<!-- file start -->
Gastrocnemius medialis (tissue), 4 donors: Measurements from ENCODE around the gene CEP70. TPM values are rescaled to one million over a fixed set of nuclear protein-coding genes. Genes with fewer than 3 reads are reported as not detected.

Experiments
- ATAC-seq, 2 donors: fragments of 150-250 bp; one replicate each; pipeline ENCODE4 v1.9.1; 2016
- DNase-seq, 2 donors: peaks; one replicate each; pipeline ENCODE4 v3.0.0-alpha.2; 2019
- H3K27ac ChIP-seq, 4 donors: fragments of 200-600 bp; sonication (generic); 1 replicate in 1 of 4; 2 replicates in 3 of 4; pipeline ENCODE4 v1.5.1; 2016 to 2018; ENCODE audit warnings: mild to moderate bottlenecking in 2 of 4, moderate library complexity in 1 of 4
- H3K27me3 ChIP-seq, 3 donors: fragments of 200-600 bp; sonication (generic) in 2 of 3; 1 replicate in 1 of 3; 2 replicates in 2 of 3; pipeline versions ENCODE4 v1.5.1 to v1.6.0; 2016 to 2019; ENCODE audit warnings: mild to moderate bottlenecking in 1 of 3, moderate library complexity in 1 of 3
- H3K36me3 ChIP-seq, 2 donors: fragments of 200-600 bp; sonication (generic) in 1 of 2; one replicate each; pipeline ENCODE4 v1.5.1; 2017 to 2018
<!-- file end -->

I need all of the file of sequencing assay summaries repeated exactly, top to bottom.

Gastrocnemius medialis (tissue), 4 donors: Measurements from ENCODE around the gene CEP70. TPM values are rescaled to one million over a fixed set of nuclear protein-coding genes. Genes with fewer than 3 reads are reported as not detected.

Experiments
- ATAC-seq, 2 donors: fragments of 150-250 bp; one replicate each; pipeline ENCODE4 v1.9.1; 2016
- DNase-seq, 2 donors: peaks; one replicate each; pipeline ENCODE4 v3.0.0-alpha.2; 2019
- H3K27ac ChIP-seq, 4 donors: fragments of 200-600 bp; sonication (generic); 1 replicate in 1 of 4; 2 replicates in 3 of 4; pipeline ENCODE4 v1.5.1; 2016 to 2018; ENCODE audit warnings: mild to moderate bottlenecking in 2 of 4, moderate library complexity in 1 of 4
- H3K27me3 ChIP-seq, 3 donors: fragments of 200-600 bp; sonication (generic) in 2 of 3; 1 replicate in 1 of 3; 2 replicates in 2 of 3; pipeline versions ENCODE4 v1.5.1 to v1.6.0; 2016 to 2019; ENCODE audit warnings: mild to moderate bottlenecking in 1 of 3, moderate library complexity in 1 of 3
- H3K36me3 ChIP-seq, 2 donors: fragments of 200-600 bp; sonication (generic) in 1 of 2; one replicate each; pipeline ENCODE4 v1.5.1; 2017 to 2018